It’s really common to start yawning after seeing someone else do it. You might even be yawning right now, just reading about it. But we also instinctively know that there’s something a bit rude about yawning: we’re less likely to show this “yawn contagion” when we’re being watched, for instance. And even when we do yawn in the presence of others, we’ll often cover our mouth.
Why does yawning carry this stigma? The obvious explanation is that yawning indicates that we are tired or bored, and we might not want to make others feel like they are the source of that boredom (even if they are!). But the authors of a new study in Personality and Individual Differences have another intriguing theory: we dislike yawning because it can be a sign of disease.
There is some evidence that yawning is related to disease, note Mitch Brown from the University of Arkansas and colleagues. Certain neurological diseases can lead to abnormal yawning, for example, and yawning may become more frequent as someone develops a fever (some researchers argue that one of the purposes of yawning is to cool the brain, though this theory is contentious). Yawns can also indicate fatigue, which is often brought on by illness. The team also points out that covering our mouth hardly hides the fact that we are yawning — in fact, it might even draw attention to it. So perhaps it is more akin to covering our mouths during a cough or sneeze: an action performed to avoid transmitting disease.
To see whether people think of yawning as a disease cue, the team asked 196 American undergraduates to complete various questionnaires. These included measures of their aversion to germs generally and fear of Covid in particular. They also indicated the extent to which they felt disgust in various scenarios, including those related to pathogens (for example, “Accidentally touching a person’s bloody cut”). Finally, participants rated how much they stigmatised yawns, as well as sneezes, coughs, and hiccoughs, by indicating how rude it was to perform that bodily function in front of others and how important it was to cover your mouth when doing it.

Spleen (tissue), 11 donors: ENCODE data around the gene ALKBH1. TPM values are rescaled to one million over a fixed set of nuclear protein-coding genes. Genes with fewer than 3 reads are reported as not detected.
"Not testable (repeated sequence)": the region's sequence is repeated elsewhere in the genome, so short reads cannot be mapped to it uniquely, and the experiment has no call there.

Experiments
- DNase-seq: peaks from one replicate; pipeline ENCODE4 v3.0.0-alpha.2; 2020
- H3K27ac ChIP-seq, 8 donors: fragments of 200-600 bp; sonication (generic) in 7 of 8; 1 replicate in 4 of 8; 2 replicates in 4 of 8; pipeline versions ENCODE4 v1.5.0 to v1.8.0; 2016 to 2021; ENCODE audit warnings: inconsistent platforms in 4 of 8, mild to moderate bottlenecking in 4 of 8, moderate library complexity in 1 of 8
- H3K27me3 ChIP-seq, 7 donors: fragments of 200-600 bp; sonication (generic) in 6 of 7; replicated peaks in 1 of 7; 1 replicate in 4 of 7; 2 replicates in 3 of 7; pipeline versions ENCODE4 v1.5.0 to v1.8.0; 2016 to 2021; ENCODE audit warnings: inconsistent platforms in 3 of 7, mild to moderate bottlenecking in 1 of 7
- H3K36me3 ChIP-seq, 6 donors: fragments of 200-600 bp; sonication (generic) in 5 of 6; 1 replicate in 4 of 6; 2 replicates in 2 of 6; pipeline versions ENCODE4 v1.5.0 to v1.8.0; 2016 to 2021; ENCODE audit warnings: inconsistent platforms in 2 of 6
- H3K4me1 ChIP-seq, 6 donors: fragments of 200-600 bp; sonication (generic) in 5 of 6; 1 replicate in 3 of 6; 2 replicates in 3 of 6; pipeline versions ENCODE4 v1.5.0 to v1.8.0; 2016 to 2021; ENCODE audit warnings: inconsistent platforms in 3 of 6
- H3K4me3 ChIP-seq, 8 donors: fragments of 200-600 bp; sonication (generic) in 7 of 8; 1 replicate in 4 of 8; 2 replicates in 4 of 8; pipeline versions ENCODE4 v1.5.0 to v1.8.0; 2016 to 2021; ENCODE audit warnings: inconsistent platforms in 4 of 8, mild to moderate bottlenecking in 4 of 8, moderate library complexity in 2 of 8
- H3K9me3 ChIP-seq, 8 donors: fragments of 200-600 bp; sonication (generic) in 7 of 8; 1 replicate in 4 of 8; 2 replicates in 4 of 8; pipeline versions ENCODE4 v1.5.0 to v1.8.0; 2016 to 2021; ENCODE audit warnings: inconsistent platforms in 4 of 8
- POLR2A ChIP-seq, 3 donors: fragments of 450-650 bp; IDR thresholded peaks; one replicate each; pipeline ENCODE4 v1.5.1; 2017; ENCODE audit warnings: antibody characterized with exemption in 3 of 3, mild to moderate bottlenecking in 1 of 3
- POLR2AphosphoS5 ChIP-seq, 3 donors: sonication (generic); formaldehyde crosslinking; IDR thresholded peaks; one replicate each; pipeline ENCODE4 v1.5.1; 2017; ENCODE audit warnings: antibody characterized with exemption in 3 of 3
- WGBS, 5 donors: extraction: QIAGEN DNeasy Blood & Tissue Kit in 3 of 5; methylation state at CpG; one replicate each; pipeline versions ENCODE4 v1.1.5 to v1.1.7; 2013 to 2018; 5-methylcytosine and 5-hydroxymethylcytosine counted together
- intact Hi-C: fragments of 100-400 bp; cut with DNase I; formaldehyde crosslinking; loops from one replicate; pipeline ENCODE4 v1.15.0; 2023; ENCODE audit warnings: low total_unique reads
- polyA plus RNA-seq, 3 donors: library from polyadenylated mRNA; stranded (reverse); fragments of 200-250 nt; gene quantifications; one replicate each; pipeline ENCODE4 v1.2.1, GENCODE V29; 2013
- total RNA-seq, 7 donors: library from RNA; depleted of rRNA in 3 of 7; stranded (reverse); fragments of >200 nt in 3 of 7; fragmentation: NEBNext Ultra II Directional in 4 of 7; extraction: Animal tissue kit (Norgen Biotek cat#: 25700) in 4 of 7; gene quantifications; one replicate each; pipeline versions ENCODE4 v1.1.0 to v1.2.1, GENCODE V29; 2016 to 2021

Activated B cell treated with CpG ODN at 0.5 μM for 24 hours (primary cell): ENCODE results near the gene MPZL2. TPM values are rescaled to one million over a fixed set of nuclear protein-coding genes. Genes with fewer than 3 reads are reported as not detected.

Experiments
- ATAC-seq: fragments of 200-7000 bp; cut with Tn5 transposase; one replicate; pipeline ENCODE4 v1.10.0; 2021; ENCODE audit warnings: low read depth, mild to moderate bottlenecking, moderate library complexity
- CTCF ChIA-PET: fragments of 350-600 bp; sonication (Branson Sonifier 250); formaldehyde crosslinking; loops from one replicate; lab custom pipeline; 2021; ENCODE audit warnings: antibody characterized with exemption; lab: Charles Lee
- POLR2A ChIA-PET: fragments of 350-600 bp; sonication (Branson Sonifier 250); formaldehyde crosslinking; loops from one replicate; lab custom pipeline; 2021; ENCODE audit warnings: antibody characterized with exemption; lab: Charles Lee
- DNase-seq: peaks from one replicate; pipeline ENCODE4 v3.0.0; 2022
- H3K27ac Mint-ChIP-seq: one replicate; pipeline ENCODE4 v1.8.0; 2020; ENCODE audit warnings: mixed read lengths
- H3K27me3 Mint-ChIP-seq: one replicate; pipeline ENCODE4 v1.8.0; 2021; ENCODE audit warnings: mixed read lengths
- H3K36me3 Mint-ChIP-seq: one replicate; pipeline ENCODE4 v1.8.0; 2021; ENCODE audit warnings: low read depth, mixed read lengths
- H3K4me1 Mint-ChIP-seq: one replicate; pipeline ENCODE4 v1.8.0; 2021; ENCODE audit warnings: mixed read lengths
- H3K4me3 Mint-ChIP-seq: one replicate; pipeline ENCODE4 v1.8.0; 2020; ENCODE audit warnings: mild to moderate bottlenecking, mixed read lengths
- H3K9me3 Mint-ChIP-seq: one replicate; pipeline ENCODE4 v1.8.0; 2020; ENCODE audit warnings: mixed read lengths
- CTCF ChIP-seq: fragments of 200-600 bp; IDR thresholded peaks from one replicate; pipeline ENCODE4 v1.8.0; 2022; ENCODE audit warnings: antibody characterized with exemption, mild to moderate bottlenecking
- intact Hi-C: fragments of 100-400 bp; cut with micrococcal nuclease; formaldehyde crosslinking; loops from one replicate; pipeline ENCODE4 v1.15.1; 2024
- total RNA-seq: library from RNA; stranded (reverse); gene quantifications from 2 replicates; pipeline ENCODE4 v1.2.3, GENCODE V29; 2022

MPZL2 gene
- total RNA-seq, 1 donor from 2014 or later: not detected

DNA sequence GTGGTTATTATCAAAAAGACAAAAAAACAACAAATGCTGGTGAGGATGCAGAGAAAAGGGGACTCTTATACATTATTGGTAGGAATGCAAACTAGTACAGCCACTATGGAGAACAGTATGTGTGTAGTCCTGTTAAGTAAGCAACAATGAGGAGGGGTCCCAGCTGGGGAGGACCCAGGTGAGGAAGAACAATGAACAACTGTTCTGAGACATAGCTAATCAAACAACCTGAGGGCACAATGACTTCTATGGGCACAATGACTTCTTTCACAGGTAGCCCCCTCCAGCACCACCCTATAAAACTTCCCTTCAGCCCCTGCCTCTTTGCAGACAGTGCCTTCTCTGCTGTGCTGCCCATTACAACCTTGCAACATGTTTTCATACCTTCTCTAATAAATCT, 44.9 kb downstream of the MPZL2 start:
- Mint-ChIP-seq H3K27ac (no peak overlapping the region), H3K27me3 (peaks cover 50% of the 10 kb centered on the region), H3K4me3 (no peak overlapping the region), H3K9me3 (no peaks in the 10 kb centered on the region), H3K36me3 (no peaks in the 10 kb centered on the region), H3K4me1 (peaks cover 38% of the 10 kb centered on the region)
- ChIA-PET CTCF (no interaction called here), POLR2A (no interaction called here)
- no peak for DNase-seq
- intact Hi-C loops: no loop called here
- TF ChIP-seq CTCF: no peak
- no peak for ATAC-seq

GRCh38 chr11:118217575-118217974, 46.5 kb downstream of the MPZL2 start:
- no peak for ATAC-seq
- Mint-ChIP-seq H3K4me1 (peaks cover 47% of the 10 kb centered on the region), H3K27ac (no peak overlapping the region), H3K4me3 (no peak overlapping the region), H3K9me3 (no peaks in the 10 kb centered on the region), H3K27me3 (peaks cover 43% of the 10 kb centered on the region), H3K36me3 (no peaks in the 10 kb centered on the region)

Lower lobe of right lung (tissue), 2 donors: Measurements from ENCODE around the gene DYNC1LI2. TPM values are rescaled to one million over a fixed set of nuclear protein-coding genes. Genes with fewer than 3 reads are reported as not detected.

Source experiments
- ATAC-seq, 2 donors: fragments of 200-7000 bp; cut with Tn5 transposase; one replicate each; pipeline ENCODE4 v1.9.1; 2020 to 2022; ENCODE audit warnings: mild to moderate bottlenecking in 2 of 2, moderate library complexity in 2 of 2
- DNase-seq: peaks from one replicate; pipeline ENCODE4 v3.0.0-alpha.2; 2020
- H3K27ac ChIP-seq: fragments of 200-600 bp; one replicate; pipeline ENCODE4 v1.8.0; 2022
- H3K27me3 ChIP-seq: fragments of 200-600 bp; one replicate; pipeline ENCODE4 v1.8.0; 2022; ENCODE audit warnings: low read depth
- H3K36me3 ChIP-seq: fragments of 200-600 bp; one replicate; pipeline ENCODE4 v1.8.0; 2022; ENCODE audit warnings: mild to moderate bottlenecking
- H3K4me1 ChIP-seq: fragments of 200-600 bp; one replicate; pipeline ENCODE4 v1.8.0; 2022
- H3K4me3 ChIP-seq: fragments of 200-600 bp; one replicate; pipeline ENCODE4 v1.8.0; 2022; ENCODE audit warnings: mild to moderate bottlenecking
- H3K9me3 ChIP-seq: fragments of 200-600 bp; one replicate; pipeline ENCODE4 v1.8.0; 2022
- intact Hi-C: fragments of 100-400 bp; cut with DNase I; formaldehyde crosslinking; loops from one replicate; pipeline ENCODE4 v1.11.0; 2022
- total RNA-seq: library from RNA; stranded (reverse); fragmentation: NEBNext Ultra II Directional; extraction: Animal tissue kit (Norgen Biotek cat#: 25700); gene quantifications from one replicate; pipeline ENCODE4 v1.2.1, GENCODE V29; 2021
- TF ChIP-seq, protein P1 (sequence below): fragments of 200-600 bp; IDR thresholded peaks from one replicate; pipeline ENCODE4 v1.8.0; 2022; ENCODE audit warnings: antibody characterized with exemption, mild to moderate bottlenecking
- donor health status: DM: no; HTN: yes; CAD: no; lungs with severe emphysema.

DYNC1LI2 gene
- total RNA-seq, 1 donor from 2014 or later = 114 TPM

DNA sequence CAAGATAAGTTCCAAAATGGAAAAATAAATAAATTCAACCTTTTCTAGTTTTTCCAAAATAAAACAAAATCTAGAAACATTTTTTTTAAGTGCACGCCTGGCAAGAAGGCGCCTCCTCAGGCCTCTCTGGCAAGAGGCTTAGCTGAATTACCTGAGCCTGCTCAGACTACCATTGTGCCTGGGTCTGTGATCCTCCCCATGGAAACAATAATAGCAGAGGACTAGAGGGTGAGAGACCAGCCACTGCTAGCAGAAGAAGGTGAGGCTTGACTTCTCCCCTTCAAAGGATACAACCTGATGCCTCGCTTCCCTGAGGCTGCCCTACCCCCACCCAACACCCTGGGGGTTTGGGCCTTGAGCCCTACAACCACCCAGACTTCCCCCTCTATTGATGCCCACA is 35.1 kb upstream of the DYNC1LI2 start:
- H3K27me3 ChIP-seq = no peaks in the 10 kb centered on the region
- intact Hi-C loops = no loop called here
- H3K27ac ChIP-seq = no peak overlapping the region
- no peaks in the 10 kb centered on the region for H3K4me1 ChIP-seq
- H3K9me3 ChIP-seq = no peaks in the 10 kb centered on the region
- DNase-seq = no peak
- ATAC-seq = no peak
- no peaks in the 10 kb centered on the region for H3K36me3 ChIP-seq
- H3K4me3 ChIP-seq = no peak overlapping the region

The team found that coughing and sneezing carried a higher degree of stigma than yawning, which in turn was stigmatised more than hiccoughing. But importantly, people’s levels of pathogen-related disgust and aversion to germs both predicted how much they stigmatised these bodily functions. Those who scored higher on these measures showed more stigmatisation of yawning, as well as coughing and sneezing (only aversion to germs was related to stigmatisation of hiccoughs).
The researchers argue that this shows we do indeed see yawning as a disease cue. The fact that people who are particularly concerned about disease and germs are more likely to stigmatise yawning — as well as clearer indicators of disease like sneezing and coughing — suggests they may see yawns as potential threats to their health. Fear of Covid didn’t further increase people’s stigmatisation of yawning, and the researchers suggest this shows that the stigma around yawning has “ancestral roots” rather than just cropping up during a pandemic.
However, there could be other explanations for the results. Perhaps people who are concerned about germs would rather avoid someone who is yawning not because it suggests they are sick, but simply because they don’t want to be breathed on. Or maybe these people have an aversion to seeing or thinking about bodily functions in general, whether or not these are actually related to disease. Further studies are needed to disentangle all of these possibilities before researchers can definitively conclude that we use yawns as a disease cue.
The study also doesn’t rule out other reasons that yawning carries a stigma. Yawning can of course indicate boredom and may be interpreted as disrespectful, so covering our mouths may simply be a non-verbal way to communicate that we’re not trying to be rude — even if it doesn’t really hide the yawn. There’s clearly a lot more work to be done to understand the purpose and meaning of this seemingly simple reflex.